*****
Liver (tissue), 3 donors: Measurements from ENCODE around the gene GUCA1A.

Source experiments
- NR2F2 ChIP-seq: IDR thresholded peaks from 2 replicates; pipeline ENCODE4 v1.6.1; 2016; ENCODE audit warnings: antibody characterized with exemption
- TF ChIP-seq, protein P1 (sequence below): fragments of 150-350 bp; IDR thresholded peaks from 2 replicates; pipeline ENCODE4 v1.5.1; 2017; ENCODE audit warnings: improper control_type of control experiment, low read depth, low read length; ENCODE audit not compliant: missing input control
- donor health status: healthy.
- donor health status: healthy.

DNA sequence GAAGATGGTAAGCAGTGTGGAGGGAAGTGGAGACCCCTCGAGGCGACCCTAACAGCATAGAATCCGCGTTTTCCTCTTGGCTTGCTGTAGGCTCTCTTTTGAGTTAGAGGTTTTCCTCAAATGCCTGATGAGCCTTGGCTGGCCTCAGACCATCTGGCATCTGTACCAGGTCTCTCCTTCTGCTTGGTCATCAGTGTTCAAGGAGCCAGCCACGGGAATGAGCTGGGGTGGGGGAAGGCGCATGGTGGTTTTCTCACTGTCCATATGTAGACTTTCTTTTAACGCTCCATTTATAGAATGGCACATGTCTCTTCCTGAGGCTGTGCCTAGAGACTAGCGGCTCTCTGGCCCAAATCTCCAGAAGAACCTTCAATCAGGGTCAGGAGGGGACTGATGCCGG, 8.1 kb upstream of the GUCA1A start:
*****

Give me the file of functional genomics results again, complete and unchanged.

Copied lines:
Liver (tissue), 3 donors: Measurements from ENCODE around the gene GUCA1A.

Source experiments
- NR2F2 ChIP-seq: IDR thresholded peaks from 2 replicates; pipeline ENCODE4 v1.6.1; 2016; ENCODE audit warnings: antibody characterized with exemption
- TF ChIP-seq, protein P1 (sequence below): fragments of 150-350 bp; IDR thresholded peaks from 2 replicates; pipeline ENCODE4 v1.5.1; 2017; ENCODE audit warnings: improper control_type of control experiment, low read depth, low read length; ENCODE audit not compliant: missing input control
- donor health status: healthy.
- donor health status: healthy.

DNA sequence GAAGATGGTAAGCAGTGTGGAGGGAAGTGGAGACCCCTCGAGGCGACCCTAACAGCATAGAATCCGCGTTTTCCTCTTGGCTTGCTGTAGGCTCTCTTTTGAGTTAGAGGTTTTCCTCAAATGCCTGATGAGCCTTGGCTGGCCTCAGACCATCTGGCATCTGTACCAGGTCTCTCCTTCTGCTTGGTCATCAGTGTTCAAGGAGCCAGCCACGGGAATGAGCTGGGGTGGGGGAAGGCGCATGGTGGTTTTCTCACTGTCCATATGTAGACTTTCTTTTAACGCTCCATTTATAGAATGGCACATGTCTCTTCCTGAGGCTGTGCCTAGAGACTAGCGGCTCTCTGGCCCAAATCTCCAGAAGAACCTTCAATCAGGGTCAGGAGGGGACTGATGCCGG, 8.1 kb upstream of the GUCA1A start: